Governor Andrew Cuomo brushed off arguments against federal use of the Defense Production Act to produce ventilators and personal protective equipment to fight the COVID-19 epidemic in a Monday morning press conference.
In his update to the public — in which he reported progress in goals in increasing hospital capacity for New Yorkers — said that not only would companies get paid “handsomely” for producing the hardware necessary to get society back on track but that politics should not be invoked in a period of crisis.
“Let the federal government put in place the federal Defense Production Act; it does not nationalize any industry. All it does is say to a factory, ‘You must produce this quantity,’” Cuomo said. “I get that a lot of companies are stepping up and doing good things … but you can’t run this operation like that … Yes, it is an assertion of government power on private sector companies. Yes — but so what. This is an emergency.”
As of Monday, the state has tested more than any other in the country and has currently administered 16,000 total in the last 10 days starting March 13.
While the majority of these have been downstate, Cuomo said that this is because of the majority of cases being in New York City. South Korea has been recognized as a leader in containing the crisis for widespread testing, up to 20,000.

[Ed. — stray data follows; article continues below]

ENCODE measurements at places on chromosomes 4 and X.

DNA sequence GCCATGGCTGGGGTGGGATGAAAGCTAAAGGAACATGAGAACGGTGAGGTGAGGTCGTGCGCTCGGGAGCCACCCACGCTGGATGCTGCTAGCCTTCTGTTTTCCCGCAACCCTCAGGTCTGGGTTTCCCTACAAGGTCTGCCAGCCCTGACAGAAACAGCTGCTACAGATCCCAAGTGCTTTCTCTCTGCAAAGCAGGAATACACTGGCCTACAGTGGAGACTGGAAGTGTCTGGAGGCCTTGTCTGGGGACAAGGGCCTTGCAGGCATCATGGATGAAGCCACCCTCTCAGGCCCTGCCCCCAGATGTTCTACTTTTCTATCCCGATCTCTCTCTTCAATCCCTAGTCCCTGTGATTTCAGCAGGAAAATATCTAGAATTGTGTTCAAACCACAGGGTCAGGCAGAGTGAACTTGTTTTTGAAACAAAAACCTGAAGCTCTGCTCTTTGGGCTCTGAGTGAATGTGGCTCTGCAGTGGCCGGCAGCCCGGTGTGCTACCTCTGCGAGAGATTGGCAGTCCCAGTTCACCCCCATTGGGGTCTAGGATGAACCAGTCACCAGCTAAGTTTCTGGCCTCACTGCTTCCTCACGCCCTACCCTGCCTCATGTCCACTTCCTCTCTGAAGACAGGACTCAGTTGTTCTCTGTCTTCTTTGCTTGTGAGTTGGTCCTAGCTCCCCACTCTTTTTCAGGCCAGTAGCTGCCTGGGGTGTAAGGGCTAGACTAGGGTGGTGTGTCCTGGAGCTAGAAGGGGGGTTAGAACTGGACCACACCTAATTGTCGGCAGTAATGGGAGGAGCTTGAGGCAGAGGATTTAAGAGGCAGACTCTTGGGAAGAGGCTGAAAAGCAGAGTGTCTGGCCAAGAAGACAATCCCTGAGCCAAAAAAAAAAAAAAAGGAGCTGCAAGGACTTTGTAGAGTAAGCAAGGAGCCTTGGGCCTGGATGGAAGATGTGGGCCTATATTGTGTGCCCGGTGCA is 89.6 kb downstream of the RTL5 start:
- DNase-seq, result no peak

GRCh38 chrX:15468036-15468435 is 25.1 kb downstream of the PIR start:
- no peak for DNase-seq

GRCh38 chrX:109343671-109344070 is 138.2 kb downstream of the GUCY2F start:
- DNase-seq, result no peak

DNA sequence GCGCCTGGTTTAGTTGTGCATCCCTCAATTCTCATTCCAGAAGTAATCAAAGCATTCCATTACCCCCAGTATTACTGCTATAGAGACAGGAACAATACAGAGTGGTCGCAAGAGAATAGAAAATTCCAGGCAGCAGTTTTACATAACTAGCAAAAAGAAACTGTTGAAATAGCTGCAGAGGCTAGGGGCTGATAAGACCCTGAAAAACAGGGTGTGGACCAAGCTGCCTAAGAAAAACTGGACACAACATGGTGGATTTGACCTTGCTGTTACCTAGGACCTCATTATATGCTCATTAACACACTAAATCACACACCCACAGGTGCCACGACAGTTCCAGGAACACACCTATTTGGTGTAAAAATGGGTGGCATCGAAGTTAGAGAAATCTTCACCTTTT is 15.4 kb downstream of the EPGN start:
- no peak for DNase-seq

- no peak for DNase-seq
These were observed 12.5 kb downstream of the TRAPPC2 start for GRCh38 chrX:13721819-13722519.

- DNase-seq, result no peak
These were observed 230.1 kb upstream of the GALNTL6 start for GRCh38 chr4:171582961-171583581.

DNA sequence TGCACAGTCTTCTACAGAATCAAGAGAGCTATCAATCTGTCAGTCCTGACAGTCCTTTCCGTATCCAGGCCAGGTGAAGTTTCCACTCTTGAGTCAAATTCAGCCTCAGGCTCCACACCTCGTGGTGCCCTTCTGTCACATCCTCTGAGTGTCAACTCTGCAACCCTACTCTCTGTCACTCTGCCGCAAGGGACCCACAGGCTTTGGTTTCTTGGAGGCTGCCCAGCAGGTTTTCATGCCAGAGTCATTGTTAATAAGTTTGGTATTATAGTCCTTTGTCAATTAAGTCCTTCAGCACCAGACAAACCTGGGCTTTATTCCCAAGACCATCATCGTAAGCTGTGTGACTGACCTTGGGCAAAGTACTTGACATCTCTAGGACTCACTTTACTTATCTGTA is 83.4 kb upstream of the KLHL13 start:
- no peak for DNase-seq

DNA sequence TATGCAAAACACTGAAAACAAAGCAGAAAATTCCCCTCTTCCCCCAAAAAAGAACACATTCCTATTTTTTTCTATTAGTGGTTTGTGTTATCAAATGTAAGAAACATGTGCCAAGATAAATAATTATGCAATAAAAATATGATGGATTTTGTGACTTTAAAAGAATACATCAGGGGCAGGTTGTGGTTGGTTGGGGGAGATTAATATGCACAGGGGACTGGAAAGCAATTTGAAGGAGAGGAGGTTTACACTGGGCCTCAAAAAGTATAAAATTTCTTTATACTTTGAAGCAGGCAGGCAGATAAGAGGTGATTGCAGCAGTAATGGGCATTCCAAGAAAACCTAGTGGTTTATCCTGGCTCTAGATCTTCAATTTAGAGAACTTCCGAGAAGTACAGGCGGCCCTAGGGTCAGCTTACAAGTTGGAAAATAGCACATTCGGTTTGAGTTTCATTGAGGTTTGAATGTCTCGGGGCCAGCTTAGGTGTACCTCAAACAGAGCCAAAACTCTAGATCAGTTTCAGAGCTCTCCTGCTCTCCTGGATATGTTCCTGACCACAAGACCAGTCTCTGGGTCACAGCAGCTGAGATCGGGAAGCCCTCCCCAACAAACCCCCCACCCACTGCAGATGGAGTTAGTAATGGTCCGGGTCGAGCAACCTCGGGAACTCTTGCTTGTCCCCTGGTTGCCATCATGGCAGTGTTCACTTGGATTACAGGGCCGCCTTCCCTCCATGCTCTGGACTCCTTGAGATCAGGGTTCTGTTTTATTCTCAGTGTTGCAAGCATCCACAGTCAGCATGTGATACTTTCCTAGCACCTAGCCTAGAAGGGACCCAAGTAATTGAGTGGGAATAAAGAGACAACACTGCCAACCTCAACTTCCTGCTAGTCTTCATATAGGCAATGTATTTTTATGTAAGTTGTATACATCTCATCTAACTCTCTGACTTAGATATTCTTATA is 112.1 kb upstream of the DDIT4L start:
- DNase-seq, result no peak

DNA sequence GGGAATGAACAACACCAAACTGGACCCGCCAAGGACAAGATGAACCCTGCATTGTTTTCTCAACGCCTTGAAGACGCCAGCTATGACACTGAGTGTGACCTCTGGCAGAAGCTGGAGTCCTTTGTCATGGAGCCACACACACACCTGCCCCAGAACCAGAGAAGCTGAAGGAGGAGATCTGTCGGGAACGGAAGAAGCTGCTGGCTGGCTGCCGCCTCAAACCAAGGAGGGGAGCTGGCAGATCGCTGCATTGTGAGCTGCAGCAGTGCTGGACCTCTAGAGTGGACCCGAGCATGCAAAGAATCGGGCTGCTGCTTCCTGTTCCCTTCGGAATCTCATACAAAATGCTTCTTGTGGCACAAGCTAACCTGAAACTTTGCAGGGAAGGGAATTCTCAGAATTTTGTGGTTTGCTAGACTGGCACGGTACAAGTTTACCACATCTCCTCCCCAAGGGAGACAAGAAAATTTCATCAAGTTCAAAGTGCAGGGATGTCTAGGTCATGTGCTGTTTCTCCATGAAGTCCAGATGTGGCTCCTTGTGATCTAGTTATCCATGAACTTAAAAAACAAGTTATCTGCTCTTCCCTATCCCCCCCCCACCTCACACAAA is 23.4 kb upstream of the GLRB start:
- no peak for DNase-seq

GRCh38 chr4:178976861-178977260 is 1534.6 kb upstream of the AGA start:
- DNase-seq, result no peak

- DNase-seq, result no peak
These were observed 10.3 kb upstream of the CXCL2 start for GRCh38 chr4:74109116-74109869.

“I told New York City yesterday I want a plan on how they’re going to control and reduce the density. I said I wanted the plan today and I want the state to approve the plan. It has to focus on young people and the gathering of young people,” Cuomo said. “If New York City needs legislation to enact their plan once we approve it, I would ask New York City to pass the legislation quickly. If they have a problem passing legislation they should let me know.”
About 13 percent of coronavirus patients are being hospitalized as accounted for since the onset of spread in New York, which Cuomo said is a “good number” compared to previous estimates ranging in the 20s. Of the 13 percent of hospitalizations, Cuomo said 24 percent require intensive care.
Cuomo’s goal for increasing hospital capacity from 53,000 to at least 110,000 beds still stands with aims to turn several locations such as the Javits Center into temporary medical centers. But the need for ICU beds remains dire with only 3,000 and the Cuomo administration estimating a need of 18,000 to 37,000.
Over the weekend, Cuomo stated that there were about 6,000 ventilators on order.
This story first appeared on amny.c0m.